by Justin Huggler
The message was scrawled in chalk on a brick wall in a slum outside Bandra
station, just 50 metres from where the first bomb went off in a packed
commuter train on Tuesday. "We condemn the ones who did a terrorist bomb
here," it said in English. "The culprits should be hanged to death."
It was a message from the wrong side of the tracks. As the death toll from
the Mumbai bombings was confirmed at more than 200 yesterday, suspicions
about who was responsible centred on Islamic militants. The simple message
chalked on the wall was the heartfelt response from a dirt-poor Muslim
suburb of Mumbai where the people had watched in horror as the bomb went off
and immediately rushed to help the injured.
The Mumbai bombings were more than just an attack on the India's financial
capital. It is no coincidence that India has already started referring to
the attacks as 7/11. Mumbai is India's New York, a city that, more than any
other, defines the Indian dream. Every day, hundreds of migrants from the
villages and rural hinterland arrive in Mumbai, hoping to make it big. The
city has communities from every corner of India; every caste, every ethnic
group, every religion is represented.
But it is also a city that has been riven by the Hindu-Muslim tensions that
have haunted India over the past 15 years, with a history of riots, and
bombings blamed on Muslim extremists. Whoever was behind the bombings
appears to be trying to exploit those tensions. But this time, there have
been extraordinary scenes as Mumbai's Muslims have come out in defiance to
defend the unity of the city. Muslims queued for hours to give blood for
Hindus injured in the bombings. Even the leaders of the hardline Hindu
nationalist Shiv Sena, a party rarely given to praising Muslims, said they
were "overwhelmed" by the reaction. . . .
Luke Harding, "Heart of Darkness,"
Guardian, September 15, 2003
Somini Sengupta, "Bombs
aimed at India's well-off," New York Times, July 12, 2006
Rajnish Sharma and Abhishek Sharan, "Pak's
ISI masterminded 11/7, says intelligence," Hindustan Times, July 13, 2006
[In the Muslim world, Islamism is "objectively progressive", to use Marxist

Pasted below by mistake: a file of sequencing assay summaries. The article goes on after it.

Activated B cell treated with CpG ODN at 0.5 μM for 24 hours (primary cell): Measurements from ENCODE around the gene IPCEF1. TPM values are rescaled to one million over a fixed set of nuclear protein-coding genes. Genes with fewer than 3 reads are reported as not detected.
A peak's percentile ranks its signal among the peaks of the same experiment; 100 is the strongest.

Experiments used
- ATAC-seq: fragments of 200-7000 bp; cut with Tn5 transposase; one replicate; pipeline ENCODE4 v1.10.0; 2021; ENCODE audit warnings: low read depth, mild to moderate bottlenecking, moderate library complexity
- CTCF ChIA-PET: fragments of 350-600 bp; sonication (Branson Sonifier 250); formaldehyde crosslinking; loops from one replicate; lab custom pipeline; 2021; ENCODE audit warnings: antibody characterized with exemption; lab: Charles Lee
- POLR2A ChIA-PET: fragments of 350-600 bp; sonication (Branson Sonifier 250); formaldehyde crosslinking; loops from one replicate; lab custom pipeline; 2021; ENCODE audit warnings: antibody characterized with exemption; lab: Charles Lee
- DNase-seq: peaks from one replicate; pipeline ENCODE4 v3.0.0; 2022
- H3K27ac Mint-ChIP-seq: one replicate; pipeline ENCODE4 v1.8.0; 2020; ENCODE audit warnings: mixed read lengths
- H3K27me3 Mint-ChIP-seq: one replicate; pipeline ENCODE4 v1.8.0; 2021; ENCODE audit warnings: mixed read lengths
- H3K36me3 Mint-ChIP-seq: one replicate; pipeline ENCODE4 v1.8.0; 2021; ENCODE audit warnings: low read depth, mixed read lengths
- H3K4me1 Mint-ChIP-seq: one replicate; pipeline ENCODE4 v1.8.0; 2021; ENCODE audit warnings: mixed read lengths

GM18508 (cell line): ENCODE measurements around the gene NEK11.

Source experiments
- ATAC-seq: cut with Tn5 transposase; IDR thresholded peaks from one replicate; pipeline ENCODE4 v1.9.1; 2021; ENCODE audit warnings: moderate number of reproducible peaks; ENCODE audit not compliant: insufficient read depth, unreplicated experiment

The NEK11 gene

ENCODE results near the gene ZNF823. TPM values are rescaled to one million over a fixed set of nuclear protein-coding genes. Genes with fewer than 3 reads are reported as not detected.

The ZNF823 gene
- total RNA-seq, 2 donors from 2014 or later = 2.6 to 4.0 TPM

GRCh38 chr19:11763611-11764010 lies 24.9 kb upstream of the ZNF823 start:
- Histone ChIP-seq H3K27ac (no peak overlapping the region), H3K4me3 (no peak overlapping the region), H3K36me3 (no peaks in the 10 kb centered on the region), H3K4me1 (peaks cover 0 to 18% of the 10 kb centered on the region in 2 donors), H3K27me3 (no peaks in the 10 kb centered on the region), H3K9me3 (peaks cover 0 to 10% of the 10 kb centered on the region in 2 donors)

idiom. It is in the vanguard of reform and change; it argues for human
rights and democracy. But the issues in the Indian context are primarily of
the accommodation of Muslim community's interests in the national life and
the preservation of space for maintaining the community's profound cultural
India's political system based on democratic pluralism theoretically
provides space for all ethnic groups and sub-nationalities. But, in
actuality, there have been severe deficiencies in the way it functions.
. . . New Delhi should guard against the almost inevitable temptation to
view the violence in Mumbai through the prism of the "war on terror".--M K
Bhadrakumar, "The roots of
Muslim anger in India," Asia Times, July 15, 2006]
[Nor did the First Lord of the War against Terror underline a far more
crucial feature that the U.S. and India have in common: a marked propensity
for creating and sustaining enemies, through the exercise of policies that
are so misguided as to be suicidal. . . .
To spell out the scenario in the simplest terms: the more closely we ally
ourselves to the U.S. and participate in its schemes for global domination
in the 21st century, the more vulnerable we will be to attacks from its key
adversaries, namely, the forces of Salafism, otherwise described as global
jihad or, more loosely, Al Qaeda.--Ranjit Hoskote, "The
price of exclusion," Hindu, December 31, 2006]